What counts in Ruiz's work are these transitions, these hinges – all the screens (film, TV, computer), mirror reflections, paintings and props that enable the spring from one story to another, one space to another. Or, as Ruiz considered and theorised them, the all-important secondary elements that surge to the foreground, form unexpected patterns, and give a work its true texture.
Ruiz always played on the paradox that, although we tend to automatically take any given film as a resolved, homogenous totality, there are nonetheless thousands of discontinuities, ellipses, shadow-zones within it – marks of heterogeneity. As he enjoyed declaring in interviews and classes: "If there are 300 shots, there are 300 films." And even the individual shots in Ruiz sometimes cheekily slide over into different times and spaces, as in Les Âmes fortes (2001) ...
Ruiz the storyteller? Certainly, he loved to hear, to read and to spin tall tales of every sort. However, as a filmmaker and artist, interrupting, complicating and multiplying a storyline was more crucial to him than shaping it according to time-honoured, classical convention. In his wonderful Poetics of Cinema books, Ruiz forcefully outlined his objection to stories generated on 'central conflict theory,' stories that pitted (according to whichever moral code you please) hero against villain and arrived at some cathartic point of exhaustion.
For such narratives could not function as genuine thought experiments; rather, they simply rehearsed, in a lifeless ritual, a society's most sedimented and pacifying assumptions about itself. Ruiz didn't much like tales that wrapped themselves up and explained all their mysteries in the final scene – unless such a denouement could itself be delivered as a wry or disquieting Pataphysical joke, as in L'Œil qui ment (1992) and Comédie de l'innocence (2000).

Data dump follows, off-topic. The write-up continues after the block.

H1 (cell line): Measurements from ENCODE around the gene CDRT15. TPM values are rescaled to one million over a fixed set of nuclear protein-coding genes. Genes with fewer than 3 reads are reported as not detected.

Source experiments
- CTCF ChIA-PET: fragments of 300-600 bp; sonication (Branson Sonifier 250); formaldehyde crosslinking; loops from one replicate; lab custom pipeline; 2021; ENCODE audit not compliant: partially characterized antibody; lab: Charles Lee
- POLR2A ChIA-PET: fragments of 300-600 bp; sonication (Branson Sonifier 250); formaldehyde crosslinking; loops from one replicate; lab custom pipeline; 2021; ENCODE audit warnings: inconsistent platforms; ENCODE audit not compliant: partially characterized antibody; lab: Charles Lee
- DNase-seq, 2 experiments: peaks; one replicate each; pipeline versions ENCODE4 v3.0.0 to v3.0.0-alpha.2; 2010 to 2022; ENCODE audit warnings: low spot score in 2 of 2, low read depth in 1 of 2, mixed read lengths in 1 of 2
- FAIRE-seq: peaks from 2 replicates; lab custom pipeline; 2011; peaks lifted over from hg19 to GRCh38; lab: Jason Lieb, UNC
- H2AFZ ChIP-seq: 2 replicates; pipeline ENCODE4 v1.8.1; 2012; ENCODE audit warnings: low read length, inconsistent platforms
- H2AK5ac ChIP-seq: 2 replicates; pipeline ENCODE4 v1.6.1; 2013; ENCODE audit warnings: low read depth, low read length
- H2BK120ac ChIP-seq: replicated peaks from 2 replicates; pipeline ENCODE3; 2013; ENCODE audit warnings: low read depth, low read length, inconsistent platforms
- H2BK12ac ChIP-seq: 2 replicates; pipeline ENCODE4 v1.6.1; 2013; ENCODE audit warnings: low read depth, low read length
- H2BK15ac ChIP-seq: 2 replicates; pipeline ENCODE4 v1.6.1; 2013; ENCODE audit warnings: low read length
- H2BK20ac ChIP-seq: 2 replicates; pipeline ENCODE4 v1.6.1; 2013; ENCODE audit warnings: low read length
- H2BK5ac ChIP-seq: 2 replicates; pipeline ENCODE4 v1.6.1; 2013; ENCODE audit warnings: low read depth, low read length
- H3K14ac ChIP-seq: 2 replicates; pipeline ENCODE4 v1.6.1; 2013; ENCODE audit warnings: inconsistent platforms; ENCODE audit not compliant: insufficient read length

Rather than driven conflict and identification with 'deep' characters, Ruiz preferred more conceptual story forms. Hence his endlessly renewed taste for embedding (stories within stories), recursive loops (the tale re-begins exactly as it started), paradoxical time-scales (one day can last forever, and forever can last a day – a day which will be eternally repeated). Les Trois couronnes du matelot (1983), La Ville des pirates (1983), Manoel dans l'île des merveilles (TV series, 1984), La Chouette aveugle (1987), Trois vies et une seule mort (1996) oder Mistérios de Lisboa (film & TV series, 2010) – to name only six of Ruiz's finest achievements – explore these twisting, labyrinthine forms.
From Ruiz's diary: "We are full of forgotten regions and days, and those days make up years. Days here, days there that form riotous regions." Both individual and collective destinies are marked by forgetting, oblivion – and this is where the often subterranean political dimension of Ruiz's work surfaces, for instance in Mémoire des apparances (1986).
It is a moot point as to whether, or to what extent, Ruiz actually believed in many (or any) of theories he tinkered with in the invention of his films, writings and other media works. Belief – truth value – was not the crux of the matter for him; he appeared to be, ultimately, an agnostic on most fronts. What really counted was experimentation, grasped in both its artistic and scientific senses: testing and breaking conventions, in order to find a new cinematic language; and playing with all registers of the possible.
To those who complained that his films were cold and cerebral, Ruiz would counter: "There are strong emotions that emerge from forgotten worlds". (Adrian Martin)

The following of Raúl Ruiz's collaborators are expected as guests: Producer Paulo Branco (October 21), Valeria Sarmiento (October 24 and 26), and Ignacio Agüero (October 29). 

A program of Viennale and the Austrian Film Museum